The Dictionary of Australasian Biography/Murphy, Sir Francis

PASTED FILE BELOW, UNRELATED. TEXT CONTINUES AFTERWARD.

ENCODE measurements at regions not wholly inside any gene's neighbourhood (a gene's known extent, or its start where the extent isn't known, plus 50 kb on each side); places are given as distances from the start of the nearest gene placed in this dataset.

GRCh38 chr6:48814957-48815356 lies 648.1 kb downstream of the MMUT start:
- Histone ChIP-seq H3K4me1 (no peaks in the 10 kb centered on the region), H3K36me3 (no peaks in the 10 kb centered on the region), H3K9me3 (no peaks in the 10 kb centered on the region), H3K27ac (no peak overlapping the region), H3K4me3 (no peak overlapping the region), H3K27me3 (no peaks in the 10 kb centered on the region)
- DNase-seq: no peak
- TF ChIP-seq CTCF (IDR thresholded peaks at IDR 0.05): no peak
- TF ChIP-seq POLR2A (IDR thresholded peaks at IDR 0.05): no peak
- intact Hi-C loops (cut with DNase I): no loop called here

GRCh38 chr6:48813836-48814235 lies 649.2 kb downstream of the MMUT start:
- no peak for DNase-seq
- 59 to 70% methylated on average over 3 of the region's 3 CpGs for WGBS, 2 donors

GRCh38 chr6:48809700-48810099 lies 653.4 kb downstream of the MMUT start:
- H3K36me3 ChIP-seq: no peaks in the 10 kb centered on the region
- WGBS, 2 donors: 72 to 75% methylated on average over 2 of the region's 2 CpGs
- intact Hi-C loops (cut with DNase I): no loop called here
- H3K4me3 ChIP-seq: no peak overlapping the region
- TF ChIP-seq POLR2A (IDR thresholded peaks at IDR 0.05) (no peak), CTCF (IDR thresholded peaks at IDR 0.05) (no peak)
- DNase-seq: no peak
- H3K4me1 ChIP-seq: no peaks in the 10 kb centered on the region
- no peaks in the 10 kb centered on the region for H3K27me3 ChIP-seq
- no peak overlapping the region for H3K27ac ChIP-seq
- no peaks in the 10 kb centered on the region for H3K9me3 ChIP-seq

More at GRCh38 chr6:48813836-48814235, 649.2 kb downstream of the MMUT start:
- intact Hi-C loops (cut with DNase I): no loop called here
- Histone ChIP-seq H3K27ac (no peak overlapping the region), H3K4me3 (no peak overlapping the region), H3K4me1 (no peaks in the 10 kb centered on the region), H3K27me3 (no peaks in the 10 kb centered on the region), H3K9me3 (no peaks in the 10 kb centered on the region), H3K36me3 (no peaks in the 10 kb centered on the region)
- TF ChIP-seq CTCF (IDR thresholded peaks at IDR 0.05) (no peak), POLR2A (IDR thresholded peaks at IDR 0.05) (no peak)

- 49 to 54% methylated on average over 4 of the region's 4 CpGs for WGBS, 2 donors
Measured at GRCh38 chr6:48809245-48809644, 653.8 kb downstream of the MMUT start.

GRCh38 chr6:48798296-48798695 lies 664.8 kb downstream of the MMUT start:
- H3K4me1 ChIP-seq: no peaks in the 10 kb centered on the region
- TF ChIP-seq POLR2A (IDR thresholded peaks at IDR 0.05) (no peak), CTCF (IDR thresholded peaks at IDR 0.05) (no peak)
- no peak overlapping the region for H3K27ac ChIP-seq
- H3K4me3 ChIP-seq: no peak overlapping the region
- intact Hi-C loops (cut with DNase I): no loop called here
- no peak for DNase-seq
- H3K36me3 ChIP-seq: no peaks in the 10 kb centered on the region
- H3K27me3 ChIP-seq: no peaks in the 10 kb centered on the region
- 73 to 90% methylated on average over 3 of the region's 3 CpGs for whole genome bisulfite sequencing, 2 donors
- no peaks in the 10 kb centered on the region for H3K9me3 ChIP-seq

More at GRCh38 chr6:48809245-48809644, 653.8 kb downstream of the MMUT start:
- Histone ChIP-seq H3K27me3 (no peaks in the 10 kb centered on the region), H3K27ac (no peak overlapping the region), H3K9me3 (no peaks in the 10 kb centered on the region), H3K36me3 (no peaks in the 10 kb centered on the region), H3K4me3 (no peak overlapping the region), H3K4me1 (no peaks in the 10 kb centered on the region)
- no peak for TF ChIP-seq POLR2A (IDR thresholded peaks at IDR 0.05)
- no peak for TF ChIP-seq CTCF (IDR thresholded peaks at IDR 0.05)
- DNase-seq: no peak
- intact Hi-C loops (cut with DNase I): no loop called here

Murphy, Sir Francis, first Speaker of the Legislative Assembly, Victoria, was the son of Francis D. Murphy, who was for upwards of thirty years head of the South of Ireland Transport of Convicts Department. He was born at Cork in 1809, and after being educated in his native city, entered at Trinity College, Dublin, as a medical student, ultimately being admitted M.R.C.S. of London. In June 1836 Dr. Murphy emigrated to Sydney, N.S.W., and was immediately nominated by the Governor (Sir R. Bourke) to a position on the staff of colonial surgeons. On appointment he proceeded to take charge of a portion of the southern district in the county of Argyle, but soon afterwards being led into agricultural pursuits, he resigned his official position, and finally discontinued practice as a medical man. After leaving the Government service, Dr. Murphy purchased a considerable quantity of land at Argyle, and soon became the largest grain-grower in the district. He married in 1840 Agnes, eldest daughter of Lieutenant David Reid, R.N., of Inverary Park, N.S.W., and in 1847 went to Victoria, where he purchased a station on the Ovens river, in the Beechworth district. Dr. Murphy was returned to the partially elective Legislative Council for the Murray district at the first election which took place after the separation of Victoria from New South Wales. He was for some time Chairman of Committees, and in 1852 he sold his pastoral property and went to reside permanently in Melbourne. In 1853 he was re-elected for the Murray, and resigned the chairmanship of committees to become President of the Central Road Board, which latter position he relinquished in Nov. 1856. He was acting Speaker in the Assembly daring the absence, on account of illness, of Dr. (afterwards Sir J. F.) Palmer in March 1855. When responsible government was conceded, he was elected to the first Legislative Assembly of Victoria for the Murray, and appointed the first Speaker of the House in Oct. 1856. To this post he was re-elected in 1859, 1861, 1864, 1866, and 1868, and held it continuously till the dissolution of Parliament on Jan. 24th, 1871, when he resigned, having in the meantime been knighted in 1860. In 1866 Sir Francis Murphy left the Murray and was returned for the Grenville electorate till 1871, when he was defeated, and was out of Parliament till the next year, when he entered the Upper House as member for the Eastern Province. He resigned his seat in council in 1876, and resided for some time in England. He died on March 30th, 1890.